How to Reuse a Canvas to Make a Jackson Pollock Style Painting

So I’ve been a little slow to finish projects as summer has turned to fall. Life gets in the way sometimes, but I’m hoping that now winter has arrived I’ll find some free time for crafting and making. Here’s the big project that I did complete in August, finally written up.

A friend of mine ended up with some very large canvases that she wanted rid of. I happily volunteered to take them off her hands, planning to prime them and reuse them. I hated to see them go to the landfill. The original art on them was done by children which might have been beautiful if I knew the children, but I didn’t, so there was no sentimental value in keeping these pieces intact.

Canvases before I started

Depending on your plans, you may want to first sand the canvases. The ones I started with certainly had some spots with raised textures, but since I was planning to create abstract expressionist art on top of them, I decided to leave that texture as a design feature.

I made sure the canvases were clean and then I started to prime. I used this acrylic gesso pictured below:
Basics Acrylic Gesso

This product is widely available: I found it at Dick Blick, Michael’s, and Amazon. Here’s what the canvases looked like after the first coat…

One coat of gesso

And here’s me being silly while I was working on them:

Me being silly with a paintbrush

So I lost count of how many coats it took me. It was at least 3-4. For these two large canvases (plus one other small one that I primed at the same time but haven’t painted yet) it took me about 1 1/2 bottles of gesso. And they would not have been ready to just paint from where I got them. They would have needed a solid coat of white to be fully prepped. I wanted a grey background for my art, so I used that to finish prepping and covering the old art. I literally used an old paint sample of grey paint that was sitting with all my house paint. Jackson Pollock used house paint all the time in his work because he was poor and no one could tell the difference. And while I’m no Jackson Pollock, I do appreciate his sense of utility. For the other colors, I used acrylic colors from Dick Blick in black, white, and dark indigo blue. I did the painting in layers from dark to light, finishing with white which I watered down and mixed to make it really runny and splattery.

I listened to a lot of Alt-J while I was making these, and I definitely took out some built up aggression from the current USA political climate. I also did a couple of subliminal messages – especially in the black, I created abstract versions of a couple of meaningful shapes that spoke to me. Because I can’t really draw anything to save my life, it was really freeing to me to know that however it came out, was how it was supposed to be. I also worked hard to make the paint go generally all over the canvas and not leave any bare spots.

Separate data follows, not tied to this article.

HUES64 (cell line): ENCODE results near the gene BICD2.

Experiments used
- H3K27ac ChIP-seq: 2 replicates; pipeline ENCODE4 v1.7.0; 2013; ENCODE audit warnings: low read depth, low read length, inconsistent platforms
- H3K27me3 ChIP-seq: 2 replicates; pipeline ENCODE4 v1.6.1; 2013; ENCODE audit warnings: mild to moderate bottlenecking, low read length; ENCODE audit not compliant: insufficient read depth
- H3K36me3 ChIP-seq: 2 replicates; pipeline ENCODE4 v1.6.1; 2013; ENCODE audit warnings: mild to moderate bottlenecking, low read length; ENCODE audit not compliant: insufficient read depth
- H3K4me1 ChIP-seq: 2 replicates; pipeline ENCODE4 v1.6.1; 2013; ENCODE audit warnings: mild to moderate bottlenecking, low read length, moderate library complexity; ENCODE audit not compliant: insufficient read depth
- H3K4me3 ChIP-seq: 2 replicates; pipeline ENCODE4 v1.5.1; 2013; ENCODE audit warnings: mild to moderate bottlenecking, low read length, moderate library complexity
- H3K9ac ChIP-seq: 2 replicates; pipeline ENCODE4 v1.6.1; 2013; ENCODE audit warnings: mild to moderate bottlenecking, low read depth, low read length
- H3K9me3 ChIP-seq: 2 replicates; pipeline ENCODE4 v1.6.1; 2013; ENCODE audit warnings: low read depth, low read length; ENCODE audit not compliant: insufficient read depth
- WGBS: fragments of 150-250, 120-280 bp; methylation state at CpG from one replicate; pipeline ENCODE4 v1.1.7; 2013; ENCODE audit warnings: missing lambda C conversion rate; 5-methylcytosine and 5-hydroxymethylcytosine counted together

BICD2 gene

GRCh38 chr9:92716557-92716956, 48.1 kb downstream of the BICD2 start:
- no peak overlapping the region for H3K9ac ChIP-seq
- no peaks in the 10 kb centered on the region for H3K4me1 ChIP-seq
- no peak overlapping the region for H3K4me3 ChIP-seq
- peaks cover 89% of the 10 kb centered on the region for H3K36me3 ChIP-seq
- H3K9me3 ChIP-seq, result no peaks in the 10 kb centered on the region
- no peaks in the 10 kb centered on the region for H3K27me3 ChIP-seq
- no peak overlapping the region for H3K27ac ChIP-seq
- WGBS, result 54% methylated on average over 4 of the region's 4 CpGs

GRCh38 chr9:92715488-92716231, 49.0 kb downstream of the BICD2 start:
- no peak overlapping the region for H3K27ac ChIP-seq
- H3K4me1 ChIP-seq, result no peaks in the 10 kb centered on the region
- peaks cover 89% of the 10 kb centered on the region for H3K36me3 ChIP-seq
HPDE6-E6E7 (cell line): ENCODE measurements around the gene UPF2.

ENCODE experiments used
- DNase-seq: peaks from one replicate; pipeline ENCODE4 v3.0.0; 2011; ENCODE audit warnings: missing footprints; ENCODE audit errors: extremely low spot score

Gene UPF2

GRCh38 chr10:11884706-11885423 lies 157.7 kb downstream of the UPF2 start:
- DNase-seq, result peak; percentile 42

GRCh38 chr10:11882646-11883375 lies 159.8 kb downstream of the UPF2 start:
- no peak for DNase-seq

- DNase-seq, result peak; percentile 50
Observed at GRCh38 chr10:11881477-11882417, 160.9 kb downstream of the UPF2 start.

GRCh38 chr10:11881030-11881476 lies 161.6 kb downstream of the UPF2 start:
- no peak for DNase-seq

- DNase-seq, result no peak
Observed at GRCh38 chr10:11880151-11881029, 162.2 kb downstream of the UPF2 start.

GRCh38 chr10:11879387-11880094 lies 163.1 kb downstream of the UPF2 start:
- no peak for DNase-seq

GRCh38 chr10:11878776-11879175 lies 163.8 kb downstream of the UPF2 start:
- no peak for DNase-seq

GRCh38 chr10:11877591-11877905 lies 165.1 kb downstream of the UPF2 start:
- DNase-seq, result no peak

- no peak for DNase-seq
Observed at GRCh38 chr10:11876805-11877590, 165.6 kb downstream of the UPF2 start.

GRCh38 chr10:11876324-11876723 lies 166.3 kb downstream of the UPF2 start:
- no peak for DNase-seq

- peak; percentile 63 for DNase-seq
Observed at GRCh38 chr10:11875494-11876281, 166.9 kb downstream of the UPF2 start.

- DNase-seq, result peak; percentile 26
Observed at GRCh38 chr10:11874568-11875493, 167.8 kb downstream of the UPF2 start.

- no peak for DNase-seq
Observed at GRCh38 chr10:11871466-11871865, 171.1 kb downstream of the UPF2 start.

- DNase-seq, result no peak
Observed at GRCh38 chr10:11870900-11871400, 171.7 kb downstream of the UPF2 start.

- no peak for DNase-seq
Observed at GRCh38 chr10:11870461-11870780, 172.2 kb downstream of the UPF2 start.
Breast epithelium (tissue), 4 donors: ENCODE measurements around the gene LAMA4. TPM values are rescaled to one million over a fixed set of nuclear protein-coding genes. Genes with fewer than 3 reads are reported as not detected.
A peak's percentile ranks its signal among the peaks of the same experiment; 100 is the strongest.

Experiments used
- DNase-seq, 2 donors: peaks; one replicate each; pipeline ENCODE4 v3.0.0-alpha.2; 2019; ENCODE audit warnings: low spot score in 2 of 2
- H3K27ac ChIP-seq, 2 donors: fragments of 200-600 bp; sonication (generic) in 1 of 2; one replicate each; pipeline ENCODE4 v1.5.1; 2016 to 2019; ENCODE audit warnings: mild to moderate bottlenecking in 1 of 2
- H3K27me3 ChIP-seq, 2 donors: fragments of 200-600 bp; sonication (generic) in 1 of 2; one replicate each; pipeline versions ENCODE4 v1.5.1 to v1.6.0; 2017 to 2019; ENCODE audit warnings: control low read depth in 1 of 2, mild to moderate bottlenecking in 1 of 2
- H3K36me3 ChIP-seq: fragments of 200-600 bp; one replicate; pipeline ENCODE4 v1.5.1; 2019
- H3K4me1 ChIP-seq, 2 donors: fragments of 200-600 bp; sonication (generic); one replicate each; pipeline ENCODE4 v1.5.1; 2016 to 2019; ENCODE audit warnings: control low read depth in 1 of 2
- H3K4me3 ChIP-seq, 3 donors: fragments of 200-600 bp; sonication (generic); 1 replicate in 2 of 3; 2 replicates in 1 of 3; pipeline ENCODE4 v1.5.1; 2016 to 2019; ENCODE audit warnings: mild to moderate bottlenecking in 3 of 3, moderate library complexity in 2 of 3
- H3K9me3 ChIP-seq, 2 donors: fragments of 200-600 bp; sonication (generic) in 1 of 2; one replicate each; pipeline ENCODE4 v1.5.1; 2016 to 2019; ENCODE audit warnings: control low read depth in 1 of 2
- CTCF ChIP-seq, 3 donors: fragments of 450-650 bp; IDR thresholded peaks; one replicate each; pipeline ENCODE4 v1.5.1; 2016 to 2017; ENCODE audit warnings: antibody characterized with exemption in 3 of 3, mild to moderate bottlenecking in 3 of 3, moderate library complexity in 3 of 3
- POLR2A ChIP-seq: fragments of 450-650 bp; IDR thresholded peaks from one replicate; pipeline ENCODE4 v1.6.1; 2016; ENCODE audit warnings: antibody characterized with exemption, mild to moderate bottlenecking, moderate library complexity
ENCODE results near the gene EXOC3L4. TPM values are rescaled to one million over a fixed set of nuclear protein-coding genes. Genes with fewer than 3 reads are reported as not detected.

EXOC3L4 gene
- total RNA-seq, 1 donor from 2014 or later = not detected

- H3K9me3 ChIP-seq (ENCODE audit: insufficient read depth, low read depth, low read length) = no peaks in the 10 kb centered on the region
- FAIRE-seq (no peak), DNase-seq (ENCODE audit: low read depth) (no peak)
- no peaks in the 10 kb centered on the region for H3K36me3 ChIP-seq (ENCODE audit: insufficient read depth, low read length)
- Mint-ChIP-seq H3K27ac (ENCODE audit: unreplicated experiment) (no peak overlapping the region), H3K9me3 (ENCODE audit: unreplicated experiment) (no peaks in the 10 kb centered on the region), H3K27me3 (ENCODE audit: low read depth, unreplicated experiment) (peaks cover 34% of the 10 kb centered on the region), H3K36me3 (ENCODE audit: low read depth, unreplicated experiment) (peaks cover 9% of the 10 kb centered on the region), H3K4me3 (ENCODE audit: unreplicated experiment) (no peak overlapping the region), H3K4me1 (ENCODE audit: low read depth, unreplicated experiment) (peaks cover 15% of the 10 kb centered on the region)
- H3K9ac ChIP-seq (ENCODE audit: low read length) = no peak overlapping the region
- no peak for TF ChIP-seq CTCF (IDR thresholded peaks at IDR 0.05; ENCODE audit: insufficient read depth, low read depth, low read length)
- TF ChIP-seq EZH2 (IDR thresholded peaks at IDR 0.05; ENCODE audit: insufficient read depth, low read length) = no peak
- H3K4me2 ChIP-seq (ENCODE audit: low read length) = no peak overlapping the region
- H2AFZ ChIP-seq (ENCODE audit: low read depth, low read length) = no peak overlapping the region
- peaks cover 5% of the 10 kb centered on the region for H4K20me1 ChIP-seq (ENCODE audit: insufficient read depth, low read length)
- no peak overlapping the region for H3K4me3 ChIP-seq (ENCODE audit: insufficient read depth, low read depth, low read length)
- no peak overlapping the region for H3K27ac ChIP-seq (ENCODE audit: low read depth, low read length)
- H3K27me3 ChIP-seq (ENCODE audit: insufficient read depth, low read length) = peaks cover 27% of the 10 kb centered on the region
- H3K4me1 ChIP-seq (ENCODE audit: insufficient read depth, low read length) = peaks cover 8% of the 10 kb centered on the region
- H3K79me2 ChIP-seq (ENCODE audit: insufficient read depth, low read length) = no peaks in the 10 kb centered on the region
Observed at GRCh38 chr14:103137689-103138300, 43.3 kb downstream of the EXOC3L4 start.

Completed canvases

Finally, I got the pieces dry and threw them up on a very large, bare wall in my basement. They… really tie the room together.

Finished artwork hanging on the wall

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Waiting for Asparagus

If you haven’t yet read Barbara Kingsolver’s foray into nonfiction, Animal, Vegetable, Miracle: A Year of Food Life then unfortunately, you’re missing an intellectually delicious soul-quenching treat. Because Kingsolver’s day job is as a novelist, this is more than your average nonfiction ode to food. Her prose rises to the level of the highest quality literary fiction. Continue reading “Waiting for Asparagus”

Planning

Spring has sprung here in Iowa in many ways. I’m starting to think about our garden (and Doc planted some radishes and onions already), our bikes have made their way out of storage for the inevitable and somewhat painful first ride of the season, and I’m starting to think about casting on new knitting projects.

My eyes continue to be bigger than my stomach in this department. I wasn’t able to complete a pair of socks in April despite being practically monogamous with the project. Nevertheless, the urge to start something new is great.

Several patterns have my eye, and many of them seem to be shawls. I’m considering Canopy because I have had some Road to China Light languishing in my stash for far too long.

canopy shawl knitting pattern

Continue reading “Planning”

Books for Knitters

Over the years I’ve come into contact with a LOT of books about knitting. Often the plots are pretty similar (and I’m sure you can find this plot within many other “hobby” subgenres – quilting, weaving, heck I’ve even seen titles related to crossword puzzles…)

It starts with a woman, usually middle-aged or better, who’s had a major life change. (Husband dying suddenly seems to be the most common…) Usually the husband has left the woman financially insolvent in some way and she has to open a yarn shop somewhere to stay afloat, and of course, in doing so, finds a part of herself she never knew (and usually a new, handsome man, to boot).

Now, just because there are cliches, doesn’t mean I don’t still enjoy curling up and having a little entertainment in my reading. And titles several stray from the path of this basic plot. Plus, there are many nonfiction options that go in a completely different direction. Here are a few options – starting with those nonfiction choices. Continue reading “Books for Knitters”